In an attempt to bypass censorship, some of the blocked media websites have used alternative domains, but this hasn’t always been effective. Almesryoon newspaper used the domain (instead of and recent OONI measurements show that it’s accessible (in the one network where it was tested). Daily News Egypt, on the other hand, used domain (instead of, but this alternative domain appears to have been blocked by Egyptian ISPs as well.

To examine the impact of these censorship events, AFTE interviewed staff members working with some of the Egyptian media organizations whose websites were blocked. Lina Atallah, the Editor in Chief of Mada Masr (which was first blocked in May 2017), says:

“We were working normally and suddenly we could not access the Mada site. At the same time, news appeared on pro-regime websites that a group of websites were blocked. Eventually it became clear that the blockpolicy was a systematic policy and not just affecting a group of websites. We have tried to communicate with various bodies, such as the Journalists Syndicate, the Supreme Council for Media Regulation and the National Telecommunications Regulatory Authority (NTRA), and each party denied its responsibility for the blocking. Until now, there is no direct contact with any authority or official body. There is no one who declared responsibility for the block. At the same time, we continue to work and use alternative platforms, such as social networks.”

Employees from Masr Al Arabia were also taken aback by the blocking of their site. Editor Adel Sabri says: “On 24th May 2017, we suddenly saw this campaign on programs on satellite channels demanding websites to be blocked and a piece of news was published on the site of Al Youm Al Sabee newspaper, saying that 21 websites were blocked, including the site of Masr Al Arabia.”

The blocking prevented access for more than 70% of the site’s audience”, says Adel Sabri of Masr Al Arabia. “This has had an economic impact on our operations, with some companies and banks withdrawing their advertisements from our site. The blocking of our site has also resulted in many sources fearing to deal with our journalists.” The latest OONI measurements show that this news website remains blocked in Egypt.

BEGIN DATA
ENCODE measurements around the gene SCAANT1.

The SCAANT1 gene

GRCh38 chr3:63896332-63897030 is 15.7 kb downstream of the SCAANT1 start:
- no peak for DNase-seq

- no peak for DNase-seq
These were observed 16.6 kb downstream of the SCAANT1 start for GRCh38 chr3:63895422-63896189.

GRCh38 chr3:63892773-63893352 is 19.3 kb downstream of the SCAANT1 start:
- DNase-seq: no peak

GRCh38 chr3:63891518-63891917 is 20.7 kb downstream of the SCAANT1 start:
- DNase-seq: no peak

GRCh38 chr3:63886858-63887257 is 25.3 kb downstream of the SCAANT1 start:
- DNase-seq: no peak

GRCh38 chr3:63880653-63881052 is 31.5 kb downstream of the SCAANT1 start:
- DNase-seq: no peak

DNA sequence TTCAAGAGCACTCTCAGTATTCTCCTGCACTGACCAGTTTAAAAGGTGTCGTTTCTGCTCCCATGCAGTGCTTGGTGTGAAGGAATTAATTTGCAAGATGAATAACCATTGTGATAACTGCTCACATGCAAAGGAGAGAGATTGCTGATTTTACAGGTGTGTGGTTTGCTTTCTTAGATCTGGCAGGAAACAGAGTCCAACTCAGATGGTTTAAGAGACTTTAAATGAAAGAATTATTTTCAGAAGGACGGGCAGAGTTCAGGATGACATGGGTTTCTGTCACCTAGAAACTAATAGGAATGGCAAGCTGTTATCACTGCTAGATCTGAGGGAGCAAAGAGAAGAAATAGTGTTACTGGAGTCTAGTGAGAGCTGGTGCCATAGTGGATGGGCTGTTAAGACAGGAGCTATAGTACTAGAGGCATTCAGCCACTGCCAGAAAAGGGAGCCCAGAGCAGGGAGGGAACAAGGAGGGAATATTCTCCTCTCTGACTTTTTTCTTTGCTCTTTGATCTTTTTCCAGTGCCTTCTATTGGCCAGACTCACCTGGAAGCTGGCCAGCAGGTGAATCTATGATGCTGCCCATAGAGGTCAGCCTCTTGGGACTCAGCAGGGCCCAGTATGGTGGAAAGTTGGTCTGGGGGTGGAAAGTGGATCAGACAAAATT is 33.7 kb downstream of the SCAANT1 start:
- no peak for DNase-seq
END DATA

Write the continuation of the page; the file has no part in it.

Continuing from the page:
Similarly, the blocking of news website Al Bedaiah had an impact on its audience and on the organization’s operations. Editor in Chief Khalid Al Balashi says: “Our news website was usually read by several thousands a day. After the block, our team produced content that could not be accessed by the vast majority of our audience, which is quite frustrating in general.”

But the circumstances surrounding the blocking of Al Bedaiah were different in comparison to those of other Egyptian news organizations.”I received a call from a colleague working in a newspaper close to the state who told me that there were instructions to attack me. I found an article that insulted me because of an article I did not write,” said Khalid Al Balashi. “When I denied being the author of this article, I received the news from a colleague that the Al Bedaiah site has been blocked.”

Khaled Al Balashi has since filed a complaint with the Syndicate of Journalists and the Supreme Council of Media Regulation in response to the blocking of the site. He says: “After blocking Al Bedaiah, the authorities also blocked the site Masriat, which provides content related to women, moderated by Nefissa Elsabbagh. I think the site was only blocked because the Editor in Chief is my wife, since the site is not political.”